BOEM Releases Final Environmental Statement on First NJ Offshore Wind Farms

offshore wind farm
New Jersey's first projects continue through the review and approval process

Published May 27, 2024 7:09 PM by The Maritime Executive


The Bureau of Ocean Energy Management (BOEM) is continuing its efforts to push forward with the review and approval of U.S. offshore wind projects. In the latest step, they are releasing the final Environmental Impact Statement (EIS) for two New Jersey projects which are critical to the state’s efforts to jump-start its renewable wind energy efforts.

Atlantic Shores Offshore Wind, a joint venture partnership between Shell New Energies US and EDF-RE Offshore Development, submitted a combined Construction and Operations Plan for two wind energy facilities and associated export cables on the Outer Continental Shelf offshore New Jersey. If approved, the two projects could generate about 2,800 megawatts of electricity, enough to power almost one million homes.

“We are encouraged to see forward progress and getting another step closer to delivering New Jersey’s first offshore wind projects,” said Joris Veldhoven, chief executive officer of Atlantic Shores Offshore Wind.

The original lease auction was in 2015 and completed in 2016 although later assigned in 2018. The New Jersey Board of Public Utilities (NJBPU) awarded Atlantic Shores Project 1 an Offshore Renewable Energy Credit (OREC) in 2021, to deliver 1,510 MW of renewable power to the State of New Jersey.

New Jersey established the goal to achieve 100 percent clean energy by 2035 but has had delays and a major setback in 2023 when Ørsted abandoned two planned projects citing the changing economics. Governor Phil Murphy called it a “bump in the road” promising to launch a new solicitation in the summer of 2024. 

Atlantic Shores remains the most advanced of New Jersey’s projects but it is not likely to be online till 2027 and 2028. The next step will be the approval of the construction and operation plan by BOEM as the project continues through the approval process.


The joint venture partnership has a total of three lease areas (Atlantic Shores)


The combined proposal for the first two projects includes up to 200 total wind turbines and up to ten offshore substations with subsea transmission cables potentially making landfall in Atlantic City and Sea Girt. The lease area covers approximately 102,124 acres and is approximately 8.7 miles offshore of New Jersey at its closest point. The FEIS for Atlantic Shores Project 1 and 2 will be published in the Federal Register in the coming days.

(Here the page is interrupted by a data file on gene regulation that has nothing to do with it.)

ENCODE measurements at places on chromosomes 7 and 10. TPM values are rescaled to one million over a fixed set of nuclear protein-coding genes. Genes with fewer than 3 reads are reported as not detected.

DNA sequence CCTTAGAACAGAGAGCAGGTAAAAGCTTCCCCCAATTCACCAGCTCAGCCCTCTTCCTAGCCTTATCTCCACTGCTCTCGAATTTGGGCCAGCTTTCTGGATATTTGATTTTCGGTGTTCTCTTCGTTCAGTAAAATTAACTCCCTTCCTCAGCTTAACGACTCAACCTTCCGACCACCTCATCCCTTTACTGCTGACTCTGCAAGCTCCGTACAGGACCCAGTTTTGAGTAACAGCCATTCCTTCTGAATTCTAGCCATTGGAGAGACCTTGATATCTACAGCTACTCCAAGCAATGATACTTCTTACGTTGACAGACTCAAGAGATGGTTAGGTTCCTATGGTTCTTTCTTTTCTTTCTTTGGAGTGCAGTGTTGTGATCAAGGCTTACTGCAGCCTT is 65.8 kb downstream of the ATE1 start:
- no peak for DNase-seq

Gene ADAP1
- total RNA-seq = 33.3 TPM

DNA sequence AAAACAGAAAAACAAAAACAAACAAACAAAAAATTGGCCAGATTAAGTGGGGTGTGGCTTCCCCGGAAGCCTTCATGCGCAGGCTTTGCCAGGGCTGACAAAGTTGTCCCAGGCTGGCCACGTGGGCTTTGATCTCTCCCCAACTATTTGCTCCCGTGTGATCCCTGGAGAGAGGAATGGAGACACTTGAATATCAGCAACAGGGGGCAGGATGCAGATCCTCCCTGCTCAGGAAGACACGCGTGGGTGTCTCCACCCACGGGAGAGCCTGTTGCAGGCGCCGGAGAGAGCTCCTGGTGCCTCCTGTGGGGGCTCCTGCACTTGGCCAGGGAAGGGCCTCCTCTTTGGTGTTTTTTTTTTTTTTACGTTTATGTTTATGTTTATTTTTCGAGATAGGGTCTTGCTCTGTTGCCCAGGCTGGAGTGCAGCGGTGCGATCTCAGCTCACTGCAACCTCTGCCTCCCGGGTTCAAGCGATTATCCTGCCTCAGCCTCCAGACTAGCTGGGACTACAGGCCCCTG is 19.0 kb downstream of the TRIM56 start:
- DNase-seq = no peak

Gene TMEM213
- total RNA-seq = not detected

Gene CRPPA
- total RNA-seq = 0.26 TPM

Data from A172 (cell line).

The company has a total of three lease areas under development with a third lease awarded in 2021 located in an area of the Atlantic Ocean known as the New York Bight. BOEM has just begun the environmental review process for that proposal.

The Department of the Interior highlights that it has approved the nation's first eight commercial-scale offshore wind projects with a combined capacity of more than 10 gigawatts of clean energy as part of the Biden administration's goal to deploy 30 gigawatts of offshore wind energy capacity by 2030. Since January 2021, the Department has held four offshore wind lease auctions and recently released a new five-year offshore wind lease schedule, which includes up to 12 potential offshore wind energy lease sales in the Atlantic, Gulf of Mexico, Pacific, and the waters offshore of the U.S. territories over the next five years.

While the approvals continue to move forward the industry is continuing to struggle to complete its first large projects. South Fork Wind, developed by Ørsted and Eversource, was completed in March 2024, but Vineyard Wind, being developed by Avangrid and Copenhagen Infrastructure Partners, is reported to be behind schedule. A report in a local newspaper, the Commonwealth Beacon, said as of mid-May only 16 of the planned 62 turbines are installed but the companies hope to accelerate installations with better weather in the summer months.

In May, two more large projects, Revolution Wind which will power Connecticut and Rhode Island, and Dominion Energy’s project off Virginia Beach both began installing foundations. Revolution Wind does not expect first power till 2025 while Dominion expects its project in late 2026.